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Speaking as a potter: No. Yes. Stovetop glass and ceramic stovetop cookware are sold and used all over the world, and come in a variety of different types, including earthenware, flameware, stoneware, borosilicate glass, and high-temperature ceramic materials like vitrelle. They have several advantages over metal cookware, primarily for slow, even cooking,...


5

I strongly suspect that you are looking at a capsicum seed. In other words, you either had a piece of jalapeño, pickled pepperoni, or a sprinkle of pul biber (crushed red pepper). They are flat, about 2mm wide with that little tip. The “worm” is actually the embryonic part of the seed. There are a few edible seeds which seem to have a “worm”, e.g. this Q/A ...


5

Yes, it is safe. Just wash the bottle with dish soap and hot water. Unless you do not use the oil in the new bottle frequently, degradation from light should not be an issue; you could store that bottle in a cupboard when not in use (or get a dark glass booze bottle) Personally, I would try to use a small bottle than a 750ml bottle.


4

The reason not to use scratched glass bakeware is because the internal stresses encountered during heating can (rarely) cause the bakeware to violently fracture along the scratches. That doesn't really apply to glass tableware, which doesn't encounter the same temperatures (though cracked tableware, of multiple materials, will occasionally break from thermal ...


4

Just wanted to state in addendum to all the comments and answers already given, magnesium chloride, calcium chloride, and calcium sulfate are all classified as GRAS per the FDA.


3

Check this essay: Time-dependent depletion of nitrite in pork/beef and chicken meat products and its effect on nitrite intake estimation Check the Figure.1, while preserving meat in long days, the nitrite content in chicken sausage is much higher than pork/beef sausage. For food safety, Nitrosamine where is transformed from nitrite is an important cancer ...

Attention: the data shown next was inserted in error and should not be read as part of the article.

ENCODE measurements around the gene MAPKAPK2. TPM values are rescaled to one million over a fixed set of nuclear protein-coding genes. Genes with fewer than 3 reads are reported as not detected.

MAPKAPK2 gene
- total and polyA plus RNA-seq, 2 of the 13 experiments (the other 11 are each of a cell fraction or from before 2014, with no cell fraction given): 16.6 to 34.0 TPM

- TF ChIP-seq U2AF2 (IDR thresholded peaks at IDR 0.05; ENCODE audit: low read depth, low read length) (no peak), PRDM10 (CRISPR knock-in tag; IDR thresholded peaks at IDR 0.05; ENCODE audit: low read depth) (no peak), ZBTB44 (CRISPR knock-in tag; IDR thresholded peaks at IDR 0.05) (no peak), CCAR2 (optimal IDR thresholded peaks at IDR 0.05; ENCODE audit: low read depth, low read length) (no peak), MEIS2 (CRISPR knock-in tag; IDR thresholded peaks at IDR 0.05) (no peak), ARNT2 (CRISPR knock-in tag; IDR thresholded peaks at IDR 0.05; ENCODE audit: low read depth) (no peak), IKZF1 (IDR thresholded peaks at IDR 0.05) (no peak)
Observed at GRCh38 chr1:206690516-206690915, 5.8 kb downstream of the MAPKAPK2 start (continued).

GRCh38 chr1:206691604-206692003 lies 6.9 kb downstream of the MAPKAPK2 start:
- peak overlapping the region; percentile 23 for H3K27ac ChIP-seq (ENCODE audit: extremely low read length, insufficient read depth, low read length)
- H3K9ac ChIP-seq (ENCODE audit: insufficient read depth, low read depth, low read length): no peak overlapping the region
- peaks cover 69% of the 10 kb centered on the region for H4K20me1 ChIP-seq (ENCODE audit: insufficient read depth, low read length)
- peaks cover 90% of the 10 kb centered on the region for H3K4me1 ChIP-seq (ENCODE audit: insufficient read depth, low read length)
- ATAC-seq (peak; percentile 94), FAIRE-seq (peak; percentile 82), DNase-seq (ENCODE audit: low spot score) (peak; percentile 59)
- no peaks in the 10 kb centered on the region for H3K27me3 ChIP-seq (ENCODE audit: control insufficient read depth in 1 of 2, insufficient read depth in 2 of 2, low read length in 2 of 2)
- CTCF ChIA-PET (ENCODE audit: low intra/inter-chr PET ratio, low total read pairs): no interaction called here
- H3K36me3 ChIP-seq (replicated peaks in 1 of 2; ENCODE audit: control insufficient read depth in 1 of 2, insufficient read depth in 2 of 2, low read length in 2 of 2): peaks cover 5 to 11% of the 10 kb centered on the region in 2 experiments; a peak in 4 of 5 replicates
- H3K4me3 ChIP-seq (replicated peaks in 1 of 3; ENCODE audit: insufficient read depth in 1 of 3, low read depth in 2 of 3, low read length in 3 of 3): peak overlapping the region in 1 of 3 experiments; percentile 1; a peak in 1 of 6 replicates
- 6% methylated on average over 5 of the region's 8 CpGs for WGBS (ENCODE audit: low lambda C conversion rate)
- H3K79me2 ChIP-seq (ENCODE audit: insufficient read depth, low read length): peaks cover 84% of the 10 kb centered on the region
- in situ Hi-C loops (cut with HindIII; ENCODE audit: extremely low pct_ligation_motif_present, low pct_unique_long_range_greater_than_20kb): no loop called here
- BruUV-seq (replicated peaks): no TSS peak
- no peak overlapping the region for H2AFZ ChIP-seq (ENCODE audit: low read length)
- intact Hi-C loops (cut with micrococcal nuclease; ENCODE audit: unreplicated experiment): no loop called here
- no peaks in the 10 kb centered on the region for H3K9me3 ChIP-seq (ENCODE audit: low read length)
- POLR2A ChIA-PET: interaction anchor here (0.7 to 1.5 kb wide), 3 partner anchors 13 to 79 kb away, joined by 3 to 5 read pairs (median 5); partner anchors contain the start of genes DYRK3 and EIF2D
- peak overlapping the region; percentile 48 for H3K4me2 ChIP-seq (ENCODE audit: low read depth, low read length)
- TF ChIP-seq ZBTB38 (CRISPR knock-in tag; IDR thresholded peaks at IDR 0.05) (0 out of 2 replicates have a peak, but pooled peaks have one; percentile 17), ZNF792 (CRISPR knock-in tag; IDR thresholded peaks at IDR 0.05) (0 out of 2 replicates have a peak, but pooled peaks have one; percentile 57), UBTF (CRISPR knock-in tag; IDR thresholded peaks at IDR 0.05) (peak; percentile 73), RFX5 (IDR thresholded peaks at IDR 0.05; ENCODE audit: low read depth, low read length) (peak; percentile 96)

3

Pyrex is the one people associate with oven-ware & is great in high heat, so long as the temperature change is slow & even... But if you put it on a burner ring it will go off like a bomb! [Believe me, I've seen it done a couple of times by accident.] Visions, on the other hand, has such a low coefficient of expansion they even make frying pans out ...


2

What is "spoiled milk"? "spoiled" milk is not a thing, that needs to be avoided, in most cases. As long as it doesn't have any mold growing or something, it most likely just started fermenting in the warm temperatures outside the fridge. However, it is perfectly possible that your milk didn't even start to ferment after 12 hours, depending on the room ...


2

Food-borne botulism is a risk mainly in homemade products which were not adequately sterilized before extended storage. The reason is that there must be live botulism spores in the product in the first place, which is not the case with store-bought products as long as these are undamaged and were prepared in accordance with hygiene regulations. For example, ...


1

You could keep it frozen for longer than a week, but by the time you reheated it, it would be like rubber. I wouldn't attempt more than a couple or three days in the fridge. The only way I can think to keep anything omelette-like would be like a Spanish tortilla - maybe it's the potato & onion that changes the texture, but that is fine after being ...


1

Make cheese! You'll be heating the milk, which should kill any harmful bacteria, but essentially you need soured milk to make cheese anyway. There are countless recipes online, but ricotta is the easiest (in my opinion) cheese to make at home. Source: Food52


1

It's highly unlikely to be suitable. Nearly all glass, and most ceramic, cookware isn't meant for for use over a flame at all (except possibly for keeping cooked food hot). But there is ceramic designed for use over a flame (Arcoflam is one brand). This should be heated gently to avoid the stresses caused by an uneven temperature, but can take very high heat....


1

No this egg doesn't look undercooked. It may even bored on over cooked. Your MIL should be fine consuming it. As for the granular bits you described that could be a number of things (burnt bits of egg, coarse salt, etc.) it's hard to say. Either way, nothing should be awry and she should be fine. If you want to give her better looking eggs, try sous vide ...


1

Per https://s3.amazonaws.com/kkd-e1-images.kktestkitchen.com/ecomm/nutrition/11329-nutrition.pdf, everything in the 'creme' (ugh I hate that word; it is a cream, crème is French) in a Krispy Kreme doughnut is shelf-stable. You're fine. Also, you don't in general want to refrigerate bready/cakey/pastry-y products, unless you will be warming them before ...


1

The comment of local food safety is spot on, they are the authority on legality for you and that is one of the criteria you must meet for your own protection and that of your clients/guests. As you ask specifically about health department requirements, they are the authority, so go straight to the source to satisfy them and that is more of a legal question, ...


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